A device, computer program, or system that accepts the same inputs and produces the same outputs as a given system.
Question 132. What Is Endurance Testing?
Checks for memory leaks or other problems that may occur with prolonged execution.
Question 133. What Is Equivalence Class?
A portion of a component’s input or output domains for which the component’s behaviour is assumed to be the same from the component’s specification.
Question 134. What Is Equivalence Partitioning?
A test case design technique for a component in which test cases are designed to execute representatives from equivalence classes.
Question 135. What Is Exhaustive Testing?
Testing which covers all combinations of input values and preconditions for an element of the software under test.
Question 136. What Is Functional Decomposition?
A technique used during planning, analysis and design creates a functional hierarchy for the software.
Question 137. What Is Functional Specification?
A document that describes in detail the characteristics of the product with regard to its intended features.
Question 138. What Is Glass Box Testing?
Glass Box Testing is also known as “White Box Testing” or “Open Box Testing”.
It is used to test the external behavior of the Program.This testing is done to test the functinality of the application.
Question 139. What Is Gorilla Testing?
Testing one particular module, functionality heavily.
Question 140. What Is Gray Box Testing?
A combination of Black Box and White Box testing methodologies testing a piece of software against its specification but using some knowledge of its internal workings.
Question 141. What Is High Order Tests?
Black-box tests conducted once the software has been integrated.
Question 142. What Is Independent Test Group (itg)?
A group of people whose primary responsibility is software testing.
Question 143. What Is Inspection?
A group review quality improvement process for written material. It consists of two aspects product (document itself) improvement and process improvement (of both document production and inspection).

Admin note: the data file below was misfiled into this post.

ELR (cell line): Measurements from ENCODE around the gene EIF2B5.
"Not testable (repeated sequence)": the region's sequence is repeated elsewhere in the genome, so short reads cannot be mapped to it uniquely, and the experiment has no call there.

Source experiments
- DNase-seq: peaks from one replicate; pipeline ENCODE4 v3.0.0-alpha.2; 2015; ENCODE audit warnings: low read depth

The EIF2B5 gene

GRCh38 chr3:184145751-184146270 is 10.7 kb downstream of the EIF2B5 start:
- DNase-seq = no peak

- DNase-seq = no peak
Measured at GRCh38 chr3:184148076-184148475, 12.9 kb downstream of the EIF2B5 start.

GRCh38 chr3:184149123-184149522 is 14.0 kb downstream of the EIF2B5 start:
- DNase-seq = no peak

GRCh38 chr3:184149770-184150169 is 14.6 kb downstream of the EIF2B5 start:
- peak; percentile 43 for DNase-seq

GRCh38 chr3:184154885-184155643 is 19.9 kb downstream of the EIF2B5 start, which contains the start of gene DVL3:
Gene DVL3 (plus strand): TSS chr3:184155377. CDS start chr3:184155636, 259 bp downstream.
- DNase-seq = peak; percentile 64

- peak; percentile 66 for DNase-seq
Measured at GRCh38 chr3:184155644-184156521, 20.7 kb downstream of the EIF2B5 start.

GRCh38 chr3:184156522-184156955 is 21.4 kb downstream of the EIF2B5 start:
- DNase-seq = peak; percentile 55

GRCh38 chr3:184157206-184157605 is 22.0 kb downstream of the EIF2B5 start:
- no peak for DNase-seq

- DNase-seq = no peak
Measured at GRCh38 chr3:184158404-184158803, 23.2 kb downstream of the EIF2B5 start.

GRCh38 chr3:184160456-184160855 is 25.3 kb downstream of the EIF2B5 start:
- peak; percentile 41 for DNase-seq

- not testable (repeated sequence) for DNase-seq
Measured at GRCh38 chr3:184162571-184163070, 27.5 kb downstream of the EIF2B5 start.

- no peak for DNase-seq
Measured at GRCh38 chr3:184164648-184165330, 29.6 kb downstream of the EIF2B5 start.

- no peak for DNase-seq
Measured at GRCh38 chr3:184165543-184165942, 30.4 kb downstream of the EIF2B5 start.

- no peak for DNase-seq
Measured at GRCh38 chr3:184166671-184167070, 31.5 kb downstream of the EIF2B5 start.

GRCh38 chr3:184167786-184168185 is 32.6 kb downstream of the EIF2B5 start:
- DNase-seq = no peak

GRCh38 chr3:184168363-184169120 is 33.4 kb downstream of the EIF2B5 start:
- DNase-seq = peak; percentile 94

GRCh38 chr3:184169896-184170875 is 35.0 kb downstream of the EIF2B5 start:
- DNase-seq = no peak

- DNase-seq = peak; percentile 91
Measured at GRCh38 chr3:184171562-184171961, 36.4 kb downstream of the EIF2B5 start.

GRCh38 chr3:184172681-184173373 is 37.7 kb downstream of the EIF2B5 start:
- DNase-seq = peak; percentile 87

Question 144. What Is Localization Testing?
This term refers to making software specifically designed for a specific locality.
Question 145. What Is Loop Testing?
A white box testing technique that exercises program loops.
Question 146. What Is Metric?
A standard of measurement. Software metrics are the statistics describing the structure or content of a program. A metric should be a real objective measurement of something such as number of bugs per lines of code.
Question 147. What Is Monkey Testing?
Testing a system or an Application on the fly, i.e just few tests here and there to ensure the system or an application does not crash out.
Question 148. What Is Negative Testing?
Testing aimed at showing software does not work. Also known as “test to fail”. See also Positive Testing.
Question 149. What Is Path Testing?
Testing in which all paths in the program source code are tested at least once.
Question 150. What Is Positive Testing?
Testing aimed at showing software works. Also known as “test to pass”.
Question 151. What Is Quality Audit?
A systematic and independent examination to determine whether quality activities and related results comply with planned arrangements and whether these arrangements are implemented effectively and are suitable to achieve objectives.
Question 152. What Is Quality Circle?
A group of individuals with related interests that meet at regular intervals to consider problems or other matters related to the quality of outputs of a process and to the correction of problems or to the improvement of quality.
Question 153. What Is Quality Control?
The operational techniques and the activities used to fulfill and verify requirements of quality.
Question 154. What Is Quality Management?
That aspect of the overall management function that determines and implements the quality policy.
Question 155. What Is Quality Policy?
The overall intentions and direction of an organization as regards quality as formally expressed by top management.
Question 156. What Is Quality System?
The organizational structure, responsibilities, procedures, processes, and resources for implementing quality management.
Question 157. What Is Race Condition?
A cause of concurrency problems. Multiple accesses to a shared resource, at least one of which is a write, with no mechanism used by either to moderate simultaneous access.
Question 158. What Is Ramp Testing?
Continuously raising an input signal until the system breaks down.
Question 159. What Is Recovery Testing?